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Can a pure vector gravitational wave mimic a pure tensor one?

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Allen,  Bruce
Observational Relativity and Cosmology, AEI-Hannover, MPI for Gravitational Physics, Max Planck Society;

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1801.04800.pdf
(Preprint), 3MB

PRD97.124020.pdf
(Publisher version), 718KB

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Citation

Allen, B. (2018). Can a pure vector gravitational wave mimic a pure tensor one? Physical Review D, 97: 124020. doi:10.1103/PhysRevD.97.124020.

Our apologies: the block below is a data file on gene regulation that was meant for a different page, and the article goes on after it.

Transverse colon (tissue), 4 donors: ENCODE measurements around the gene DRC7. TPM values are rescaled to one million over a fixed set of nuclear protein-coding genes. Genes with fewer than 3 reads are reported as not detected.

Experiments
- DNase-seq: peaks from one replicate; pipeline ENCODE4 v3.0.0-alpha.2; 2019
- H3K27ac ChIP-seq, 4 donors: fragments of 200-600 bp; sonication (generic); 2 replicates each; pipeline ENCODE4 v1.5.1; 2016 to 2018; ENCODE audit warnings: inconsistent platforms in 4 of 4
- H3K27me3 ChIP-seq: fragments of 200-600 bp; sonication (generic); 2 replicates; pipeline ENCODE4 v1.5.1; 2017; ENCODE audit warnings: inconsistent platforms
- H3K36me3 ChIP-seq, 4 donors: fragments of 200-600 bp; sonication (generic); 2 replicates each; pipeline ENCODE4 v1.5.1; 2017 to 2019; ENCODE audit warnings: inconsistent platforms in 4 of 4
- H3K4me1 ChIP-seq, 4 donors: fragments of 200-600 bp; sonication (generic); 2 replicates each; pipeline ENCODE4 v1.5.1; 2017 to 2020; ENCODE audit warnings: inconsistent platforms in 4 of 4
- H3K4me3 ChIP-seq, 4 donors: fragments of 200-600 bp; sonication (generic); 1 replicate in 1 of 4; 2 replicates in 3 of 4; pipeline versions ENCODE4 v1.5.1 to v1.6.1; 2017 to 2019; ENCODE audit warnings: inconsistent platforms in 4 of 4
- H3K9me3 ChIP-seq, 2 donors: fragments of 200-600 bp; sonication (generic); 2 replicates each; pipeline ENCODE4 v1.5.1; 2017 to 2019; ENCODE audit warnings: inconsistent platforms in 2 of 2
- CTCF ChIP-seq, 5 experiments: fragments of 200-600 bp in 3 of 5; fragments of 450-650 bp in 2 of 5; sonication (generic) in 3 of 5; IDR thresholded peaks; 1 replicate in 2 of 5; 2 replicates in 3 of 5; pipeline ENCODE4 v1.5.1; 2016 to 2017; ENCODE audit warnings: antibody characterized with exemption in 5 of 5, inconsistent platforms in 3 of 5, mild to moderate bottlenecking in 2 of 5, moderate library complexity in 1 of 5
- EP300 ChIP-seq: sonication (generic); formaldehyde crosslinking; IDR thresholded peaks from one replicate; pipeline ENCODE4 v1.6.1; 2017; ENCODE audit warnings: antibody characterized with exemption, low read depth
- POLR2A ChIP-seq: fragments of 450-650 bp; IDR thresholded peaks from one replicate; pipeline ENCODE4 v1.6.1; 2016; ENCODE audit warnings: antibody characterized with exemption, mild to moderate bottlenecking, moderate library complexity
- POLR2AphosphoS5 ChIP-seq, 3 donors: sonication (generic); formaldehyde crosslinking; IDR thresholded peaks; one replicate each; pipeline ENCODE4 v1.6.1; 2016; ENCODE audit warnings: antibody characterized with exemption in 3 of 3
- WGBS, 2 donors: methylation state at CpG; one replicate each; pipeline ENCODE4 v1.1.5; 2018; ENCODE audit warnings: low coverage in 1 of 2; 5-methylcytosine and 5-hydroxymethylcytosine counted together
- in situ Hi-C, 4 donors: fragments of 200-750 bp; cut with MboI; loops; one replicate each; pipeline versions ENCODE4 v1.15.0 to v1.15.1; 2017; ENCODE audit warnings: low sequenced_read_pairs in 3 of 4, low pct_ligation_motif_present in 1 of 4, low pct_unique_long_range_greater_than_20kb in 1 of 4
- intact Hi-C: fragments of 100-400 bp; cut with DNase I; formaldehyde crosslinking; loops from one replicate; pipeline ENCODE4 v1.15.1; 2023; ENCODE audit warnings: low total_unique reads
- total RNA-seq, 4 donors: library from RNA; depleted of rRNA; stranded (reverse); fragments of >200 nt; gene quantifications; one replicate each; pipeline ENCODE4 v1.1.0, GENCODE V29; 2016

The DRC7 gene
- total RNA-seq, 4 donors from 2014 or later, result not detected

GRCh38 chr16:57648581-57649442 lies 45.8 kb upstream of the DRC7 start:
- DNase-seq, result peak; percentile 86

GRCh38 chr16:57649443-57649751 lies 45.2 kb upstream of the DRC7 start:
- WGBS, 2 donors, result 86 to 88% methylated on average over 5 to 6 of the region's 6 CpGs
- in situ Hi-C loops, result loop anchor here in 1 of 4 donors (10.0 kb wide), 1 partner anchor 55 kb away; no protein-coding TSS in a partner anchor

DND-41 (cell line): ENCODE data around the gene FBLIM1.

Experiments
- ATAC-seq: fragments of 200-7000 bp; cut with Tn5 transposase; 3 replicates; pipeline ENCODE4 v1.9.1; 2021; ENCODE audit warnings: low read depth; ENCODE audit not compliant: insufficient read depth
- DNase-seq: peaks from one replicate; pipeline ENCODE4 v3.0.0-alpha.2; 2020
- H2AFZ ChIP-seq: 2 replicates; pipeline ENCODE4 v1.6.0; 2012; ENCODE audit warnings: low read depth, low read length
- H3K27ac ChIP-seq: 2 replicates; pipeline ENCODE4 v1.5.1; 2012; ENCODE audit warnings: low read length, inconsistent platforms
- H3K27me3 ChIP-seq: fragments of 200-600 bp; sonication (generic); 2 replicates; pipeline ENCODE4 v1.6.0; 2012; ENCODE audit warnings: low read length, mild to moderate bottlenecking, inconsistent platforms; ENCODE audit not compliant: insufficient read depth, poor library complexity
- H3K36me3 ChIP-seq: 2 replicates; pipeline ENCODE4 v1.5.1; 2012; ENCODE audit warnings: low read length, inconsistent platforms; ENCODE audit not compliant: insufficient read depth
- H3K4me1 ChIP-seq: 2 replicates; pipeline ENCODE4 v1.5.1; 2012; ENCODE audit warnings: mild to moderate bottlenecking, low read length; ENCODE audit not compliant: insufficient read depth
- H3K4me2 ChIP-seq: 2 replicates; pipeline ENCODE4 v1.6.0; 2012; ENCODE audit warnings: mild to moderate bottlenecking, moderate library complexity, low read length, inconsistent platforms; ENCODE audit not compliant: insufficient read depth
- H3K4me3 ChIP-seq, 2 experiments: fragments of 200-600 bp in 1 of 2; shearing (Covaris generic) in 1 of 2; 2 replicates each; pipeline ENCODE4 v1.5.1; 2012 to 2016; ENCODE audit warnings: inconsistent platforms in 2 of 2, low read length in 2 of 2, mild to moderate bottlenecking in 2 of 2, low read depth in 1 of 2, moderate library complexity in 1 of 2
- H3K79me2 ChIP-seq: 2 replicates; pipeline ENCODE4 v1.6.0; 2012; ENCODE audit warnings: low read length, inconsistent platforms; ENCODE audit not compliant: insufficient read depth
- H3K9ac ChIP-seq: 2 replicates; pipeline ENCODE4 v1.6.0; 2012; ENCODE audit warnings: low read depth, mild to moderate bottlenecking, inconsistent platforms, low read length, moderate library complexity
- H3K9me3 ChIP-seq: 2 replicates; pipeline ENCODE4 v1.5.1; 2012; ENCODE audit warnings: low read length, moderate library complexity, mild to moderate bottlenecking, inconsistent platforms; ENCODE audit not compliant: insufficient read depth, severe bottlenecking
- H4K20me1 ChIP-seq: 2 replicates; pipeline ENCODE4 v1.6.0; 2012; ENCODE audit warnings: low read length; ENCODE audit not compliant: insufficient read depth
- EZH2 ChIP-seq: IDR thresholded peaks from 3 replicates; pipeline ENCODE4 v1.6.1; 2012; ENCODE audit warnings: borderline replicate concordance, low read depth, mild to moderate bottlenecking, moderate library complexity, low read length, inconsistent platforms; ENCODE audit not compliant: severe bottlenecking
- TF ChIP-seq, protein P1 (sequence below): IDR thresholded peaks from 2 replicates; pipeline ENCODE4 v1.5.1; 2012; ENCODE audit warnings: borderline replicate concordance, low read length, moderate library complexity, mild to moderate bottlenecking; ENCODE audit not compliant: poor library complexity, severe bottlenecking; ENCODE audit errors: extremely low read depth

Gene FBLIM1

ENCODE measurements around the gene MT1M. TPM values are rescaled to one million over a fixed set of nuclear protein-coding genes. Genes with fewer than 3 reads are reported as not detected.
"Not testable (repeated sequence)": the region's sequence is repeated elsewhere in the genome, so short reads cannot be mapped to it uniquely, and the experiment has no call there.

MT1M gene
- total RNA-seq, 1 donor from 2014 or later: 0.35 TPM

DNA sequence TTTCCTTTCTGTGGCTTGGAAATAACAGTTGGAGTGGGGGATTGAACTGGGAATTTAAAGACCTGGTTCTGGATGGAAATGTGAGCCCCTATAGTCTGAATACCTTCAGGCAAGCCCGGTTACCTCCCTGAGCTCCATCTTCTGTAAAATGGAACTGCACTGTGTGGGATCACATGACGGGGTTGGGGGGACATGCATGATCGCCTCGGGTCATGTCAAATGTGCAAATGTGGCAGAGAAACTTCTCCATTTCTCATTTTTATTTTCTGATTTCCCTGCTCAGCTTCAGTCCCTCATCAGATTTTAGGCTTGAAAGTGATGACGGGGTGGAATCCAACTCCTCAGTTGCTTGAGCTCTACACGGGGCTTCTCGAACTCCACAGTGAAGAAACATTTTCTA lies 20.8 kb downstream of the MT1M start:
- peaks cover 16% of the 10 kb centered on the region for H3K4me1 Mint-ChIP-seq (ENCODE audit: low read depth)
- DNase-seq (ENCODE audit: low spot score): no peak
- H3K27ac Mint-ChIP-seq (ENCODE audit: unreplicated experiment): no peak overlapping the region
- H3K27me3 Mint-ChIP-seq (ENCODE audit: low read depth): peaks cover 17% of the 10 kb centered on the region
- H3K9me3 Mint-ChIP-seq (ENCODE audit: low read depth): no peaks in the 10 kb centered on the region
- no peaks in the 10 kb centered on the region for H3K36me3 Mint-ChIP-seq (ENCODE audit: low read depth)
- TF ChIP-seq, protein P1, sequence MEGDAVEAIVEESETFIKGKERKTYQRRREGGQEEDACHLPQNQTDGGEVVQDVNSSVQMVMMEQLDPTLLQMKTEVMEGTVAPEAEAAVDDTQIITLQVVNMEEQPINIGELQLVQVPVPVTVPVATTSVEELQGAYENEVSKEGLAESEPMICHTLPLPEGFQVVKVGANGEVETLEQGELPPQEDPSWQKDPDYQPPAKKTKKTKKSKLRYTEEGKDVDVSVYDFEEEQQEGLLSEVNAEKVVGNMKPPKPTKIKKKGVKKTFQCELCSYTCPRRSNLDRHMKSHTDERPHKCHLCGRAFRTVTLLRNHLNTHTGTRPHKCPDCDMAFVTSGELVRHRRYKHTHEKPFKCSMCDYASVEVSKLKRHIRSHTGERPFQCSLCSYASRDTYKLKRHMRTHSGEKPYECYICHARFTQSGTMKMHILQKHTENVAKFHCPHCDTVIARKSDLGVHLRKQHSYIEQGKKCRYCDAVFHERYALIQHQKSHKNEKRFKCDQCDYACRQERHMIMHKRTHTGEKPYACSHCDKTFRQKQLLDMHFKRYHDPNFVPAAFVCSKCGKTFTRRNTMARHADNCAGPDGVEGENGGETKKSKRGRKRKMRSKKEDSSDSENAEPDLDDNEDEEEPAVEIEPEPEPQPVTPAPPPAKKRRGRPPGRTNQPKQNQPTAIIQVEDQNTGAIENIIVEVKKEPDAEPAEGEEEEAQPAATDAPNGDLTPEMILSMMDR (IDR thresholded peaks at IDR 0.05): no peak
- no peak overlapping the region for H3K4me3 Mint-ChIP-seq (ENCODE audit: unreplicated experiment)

Cite as: http://hdl.handle.net/21.11116/0000-0000-BF5D-2
Abstract
In the general theory of relativity, gravitational waves have two possible polarizations, which are transverse and traceless with helicity $\pm 2$. Some alternatives theories contain additional helicity $0$ and helicity $\pm 1$ polarization modes. Here, we consider a hypothetical "pure vector" theory in which gravitational waves have only two possible polarizations, with helicity $\pm 1$. We show that if these polarizations are allowed to rotate as the wave propagates, then for certain source locations on the sky, the strain outputs of three ideal interferometric gravitational wave detectors can exactly reproduce the strain outputs predicted by general relativity.